Francisco Mahfuz on finding your storypowers (the science and art of communication Kung Fu) (#31)

One day a fox comes across a vine with big, juicy grapes. They looked delicious and the fox really wants them. But they are quite high off the ground.  

The fox jumps to reach them but misses. 

The fox jumps again! 


The fox takes a big run up and leaps as high as he can! 

Miss again! 

Defeated, the fox sulks away, thinking to himself: “they were probably sour anyway”. 

This episode is not about foxes, resilience or sour grapes. 

This episode is about the power of story. 

This story was first told thousands of years ago in Aesop’s Fables and yet, the key phrase “sour grapes” is still in common usage today. Any communication method that has this sort of staying power is worth understanding better. 

That is why we’re talking to Francisco Mahfuz today. Francisco is a keynote speaker and storytelling coach who helps people find the super power in their stories. Francisco hosts The Storypowers Podcast, a show about the power of stories, the people who tell them and why you should be doing it too. This is actually my new favourite podcast. If you like this episode you would really enjoy Francisco’s podcast. I would recommend starting with episode 58 with Matthew Dicks, who comes up twice in this conversation.  

You can also check out Francisco’s book, Bare: a Guide to Brutally Honest Public Speaking, which is a wonderful guide to crafting and delivering good speeches. 

When I was listening to Francisco’s podcast he shared about the moment he realised how powerful stories were. It was like he was Neo from the Matrix when they are uploading all these programs to his brain and Neo says “I know Kung Fu”. Storytelling is communication Kung Fu. When I heard this I knew that I had to get Francisco on the show. 

We hope you enjoy this entertaining conversation with Francisco Mahfuz. 

You can connect with Francisco via LinkedIn or his website

You can listen to the episode on Apple, Google, Spotify, Stitcher or Simplecast.  

Show Notes

3:20 – are you allowed to talk about stories at home?
5:50 – why is story so important to Francisco.
8:55 – can you remember the story you told?
10:57 – does the audience remember the story?
12:25 – homework for life.
13:41 – path to making storytelling a profession.
18:35 – impact kids had on Francisco’s speaking career.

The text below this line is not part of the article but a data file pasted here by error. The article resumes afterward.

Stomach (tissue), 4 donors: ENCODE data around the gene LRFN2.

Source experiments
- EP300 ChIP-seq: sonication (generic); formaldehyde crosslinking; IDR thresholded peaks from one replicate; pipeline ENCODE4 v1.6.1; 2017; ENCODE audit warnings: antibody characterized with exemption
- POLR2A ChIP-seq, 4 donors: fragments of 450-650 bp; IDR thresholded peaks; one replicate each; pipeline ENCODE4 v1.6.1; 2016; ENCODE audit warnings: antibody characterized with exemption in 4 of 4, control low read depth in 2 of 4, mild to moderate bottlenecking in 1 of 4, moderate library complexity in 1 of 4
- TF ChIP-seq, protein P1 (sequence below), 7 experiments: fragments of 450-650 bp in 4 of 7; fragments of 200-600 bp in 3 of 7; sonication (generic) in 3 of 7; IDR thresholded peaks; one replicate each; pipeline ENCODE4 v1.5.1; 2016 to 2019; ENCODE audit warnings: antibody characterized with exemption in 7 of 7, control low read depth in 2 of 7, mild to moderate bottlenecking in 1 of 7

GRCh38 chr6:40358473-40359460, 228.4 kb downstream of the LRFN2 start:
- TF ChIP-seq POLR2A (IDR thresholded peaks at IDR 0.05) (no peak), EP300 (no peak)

22:32 – Is content or delivery more important in a speech?
26:48 – how did Francisco learn about storytelling?
29:39 – the old science of storytelling: ethos, pathos and logos.
31:24 – you cannot make decisions without emotion.
36:08 – the new science of storytelling.
39:40 – why can stories make us cry?
43:46 – what is a story?
49:43 – how to make stories easy.
53:12 – sharing with vulnerability.
59:41 – Get in touch with Francisco.

Links to References

Homework for Life 

Toastmasters International  

Toastmaster International Speech Contests 

Ted Talks 

Aristotle – Ethos, Logos, Pathos 

Neurologist Donald Calne 

Antonio Damasio 

Antonio Damasio – Patient Elliott 

Uri Hasson Ted Talk – This is your brain on communication 

Speaker–listener neural coupling underlies successful communication 

Neuroscience of Storytelling  

Absolutely Mental – Ricky Gervais & Sam Harris 

Anecdotally Speaking Podcast 

Strategic Storytelling  

The Hero’s Journey  


Memoirs of an Imaginary Friend – Matthew Dicks 

Bare: A Guide to Brutally Honest Public Speaking – Francisco Mahfuz 

Key Quotes

“When you are a kid, being different is not usually a very good thing.” 

“I was absorbing stories more than I was telling them.” 

“I think Toastmasters gives a lot of focus to delivery.” 

“Content is significantly more important delivery.”  

“Good content will make a successful speech.”  

“Delivery is a minor thing.” 

“Content is really hard to teach.” 

“I never thought of Storytelling as a different thing to just speaking.” 

“A trainer that speaks or a speaker that trains.” 

“Three elements for every communication to be effective: Ethos – credibility , Logos – Logic or Reason. Pathos – Emotion.” 

“The difference between reason and emotion is that reason leads to conclusion and emotion leads to action.” 

“You need to move people emotionally otherwise people are not going to do anything.” 

“Stories are the best way to move someone emotionally.”  

“We tend to take stories as more true than most other things people tell us.” 

“Stories get past people’s normal defences.” 

“When I’m giving you just information only, two parts of your brain light up… if you use sensory information you have another five.” 

“The emotions the characters are going through is what moves us to joy or tears.” 

“If the characters and the struggles they face are relatable to you then the emotions will be relatable.”  

“A story is a real life example that you use to make a point.” 

“A story is a change in a character.” 

“Most stories are interesting because they are a lesson and they are a lesson in how to live life.” 

“Anything where you made a mistake, learned a lesson, found out something new is a story.” 

“A story should be told as close to the action as possible.” 

“Most people don’t do dialogue and create the scene.” 

“Sometimes I find the more difficult it is to share something the more people resonate.” 

“If you are never sharing things that you feel are important you will never reach people in an emotional way.” 

“Connection is one of the most important parts of communication.”  

About the author

Divan and Mark are co-hosts of the Candour Communication Podcast where we discuss interpersonal communication and all the human stuff that gets in the way.